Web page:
Debt Buying isn’t Debt Collection.
Debt collectors act as agents for creditors and take a percentage of what they collect. Twenty percent is standard. For this the debt collector will phone, write letters, and sometimes arrange site visits.
Which, you might think is exactly what credit controllers do, so, why would anyone employ a debt collector?
Two reasons for employing Debt Collection Agent.
Firstly, debt collection isn’t just about phoning the debtor every day until they break. There is a psychology to the process and debt collection firms and their staff becomes adapt at managing debtors. Debt collection firms become very efficient at managing debtors and can collect debts for less than an in-house credit controller.
Secondly, a credit controller isn’t tasked with chasing down every dollar, but with ensuring the business has enough money to make payroll. To do this it is more efficient to call good clients who are likely to pay than waste time haranguing deliquiates and listening to their ever-expanding reasons for not paying. Debt collection firms employ a strict process that means every debtor is called and no one falls through the cracks.
There are limits, however, to even the most persistent debt collection firm’s ability to extract money from debtors who are either uncontactable or, even more problematic, manufacture disputes. A disputed debt must be processed through the courts. Professional debtors know this and create disputes to avoid paying.
When a debt is disputed it becomes uneconomic for the debt collection firm to continue to work the file. As an example; if the debt is $10,000 and the debt collector is on a 20% commission, they will need to spend no more than $2,000 worth of work to make a profit on collecting the debt.
Once things get legal, the economics go south very fast. Professional debtors know this and use this to their advantage in evading their responsibilities.
Debt buying turns this analysis on its head. The debt buyer, rather than working for a commission, purchases the debt outright. They can then spend whatever they need to in order to get paid. This creates several problems for the delinquent debtor.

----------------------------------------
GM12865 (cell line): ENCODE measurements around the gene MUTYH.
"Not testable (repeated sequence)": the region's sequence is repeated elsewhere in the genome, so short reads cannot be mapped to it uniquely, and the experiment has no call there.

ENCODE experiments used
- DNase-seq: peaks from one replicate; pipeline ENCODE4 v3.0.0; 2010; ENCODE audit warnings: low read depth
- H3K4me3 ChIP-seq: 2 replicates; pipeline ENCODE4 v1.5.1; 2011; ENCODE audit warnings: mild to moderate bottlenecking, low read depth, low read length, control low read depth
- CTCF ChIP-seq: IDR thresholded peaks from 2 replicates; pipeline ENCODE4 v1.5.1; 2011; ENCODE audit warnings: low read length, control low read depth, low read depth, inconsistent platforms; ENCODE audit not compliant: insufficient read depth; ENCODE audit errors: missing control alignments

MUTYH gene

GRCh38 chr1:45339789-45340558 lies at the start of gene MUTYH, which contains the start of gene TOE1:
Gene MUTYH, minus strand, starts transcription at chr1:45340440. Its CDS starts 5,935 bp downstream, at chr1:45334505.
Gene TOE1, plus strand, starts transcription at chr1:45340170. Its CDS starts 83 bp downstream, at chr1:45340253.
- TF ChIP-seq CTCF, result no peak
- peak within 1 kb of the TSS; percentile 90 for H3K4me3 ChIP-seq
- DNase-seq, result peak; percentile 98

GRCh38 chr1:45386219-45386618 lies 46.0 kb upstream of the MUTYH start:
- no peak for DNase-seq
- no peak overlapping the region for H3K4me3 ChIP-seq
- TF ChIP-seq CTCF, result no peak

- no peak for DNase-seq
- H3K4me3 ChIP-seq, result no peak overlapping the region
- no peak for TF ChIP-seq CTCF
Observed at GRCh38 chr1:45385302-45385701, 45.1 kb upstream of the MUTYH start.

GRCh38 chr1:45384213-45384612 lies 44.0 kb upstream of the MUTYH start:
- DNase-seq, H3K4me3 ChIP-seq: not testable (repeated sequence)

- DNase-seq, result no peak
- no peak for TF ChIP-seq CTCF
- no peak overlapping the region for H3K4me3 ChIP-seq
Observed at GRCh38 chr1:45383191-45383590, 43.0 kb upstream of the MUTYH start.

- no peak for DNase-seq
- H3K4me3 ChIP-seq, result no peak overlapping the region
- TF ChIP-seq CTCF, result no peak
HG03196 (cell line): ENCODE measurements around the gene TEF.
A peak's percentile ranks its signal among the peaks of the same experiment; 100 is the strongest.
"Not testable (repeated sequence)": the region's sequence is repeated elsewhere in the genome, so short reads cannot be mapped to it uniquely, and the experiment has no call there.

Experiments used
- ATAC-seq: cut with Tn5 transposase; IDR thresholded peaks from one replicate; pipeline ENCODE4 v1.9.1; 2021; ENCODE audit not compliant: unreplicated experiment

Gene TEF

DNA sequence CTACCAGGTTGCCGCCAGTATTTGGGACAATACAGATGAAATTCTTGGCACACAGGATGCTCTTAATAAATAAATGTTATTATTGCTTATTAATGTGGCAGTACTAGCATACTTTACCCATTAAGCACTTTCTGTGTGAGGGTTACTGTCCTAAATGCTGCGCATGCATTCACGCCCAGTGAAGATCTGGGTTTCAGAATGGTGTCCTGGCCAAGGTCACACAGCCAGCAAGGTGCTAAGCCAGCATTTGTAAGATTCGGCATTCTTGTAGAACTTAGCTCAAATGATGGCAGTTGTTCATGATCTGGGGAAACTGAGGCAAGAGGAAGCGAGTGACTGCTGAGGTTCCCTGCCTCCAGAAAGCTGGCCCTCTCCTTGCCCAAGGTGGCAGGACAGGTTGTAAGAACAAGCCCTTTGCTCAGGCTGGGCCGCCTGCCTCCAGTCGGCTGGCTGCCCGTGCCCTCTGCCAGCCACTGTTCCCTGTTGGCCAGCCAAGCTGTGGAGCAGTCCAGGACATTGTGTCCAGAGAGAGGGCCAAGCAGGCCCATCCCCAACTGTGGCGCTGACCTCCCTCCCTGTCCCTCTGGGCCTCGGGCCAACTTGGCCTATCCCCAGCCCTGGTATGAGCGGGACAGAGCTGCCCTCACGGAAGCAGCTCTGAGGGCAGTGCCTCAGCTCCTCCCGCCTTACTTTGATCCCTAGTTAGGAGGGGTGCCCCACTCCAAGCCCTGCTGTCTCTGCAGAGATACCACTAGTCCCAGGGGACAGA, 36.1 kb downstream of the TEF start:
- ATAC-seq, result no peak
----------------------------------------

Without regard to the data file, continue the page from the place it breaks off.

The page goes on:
One; Any competent debt buyer has their own team of in-house lawyers. Once we buy the debt our in-house legal team can commence litigation. We issue legal proceedings and the debtor must then engage with a lawyer rather than just email in a dispute.
Two; A debt buying firm cares about their reputation. It is in our interests to get paid, and even if we spend more on collecting a debt than what the debt is worth we will still proceed, because we care about our reputation. This, perversely, means almost all debtors prefer to settle, but those who insist on their day in court will be given that opportunity.
Buying Debt – The Tempest Options
At Tempest we will either buy the debt outright, or we will buy the debt for a small sum and then agree to pay the vendor a percentage of any recovery.
- ALL legal costs are covered by Tempest
- No money is required from creditor to take the next steps
- We have in-house lawyers who directly work on the file and none of the time spent is added to costs
- No recoveries = no fees
- Tempest takes on all the risk and does all the work required, which is why the split is arranged on recovery
In the case Tempest is not successful on making a recovery to settle the debt, we will proceed to bankrupt or liquidate the debtor.
Summing up the main differences
|For easier, undisputed debts||For debts that are harder, which debt collection agencies are unable to collect|
|Creditor bears all up-front legal costs||Tempest covers all up-front legal costs|
|Creditor must hire their own lawyer||In-house legal team which you do not get billed for|
|Creditor bears the risk & costs for a potential recovery||Tempest bears all the risk & costs for a potential recovery|
|Any recoveries made go to the creditor||Any recoveries made are split after up-front legal costs are repaid|
|No recovery = all costs lost||No recovery = no fee, therefore no loss to the creditor|
|Further costs to bankrupt or liquidate debtor if debt is unsettled||No cost to bankrupt or liquidate debtor if debt is unsettled|
How large would the debt need to be before you would consider taking it on? Our early childhood centre has a debtor owing 1120 and another owing 700, both incurred before I took over as manager. Would these be considered too small?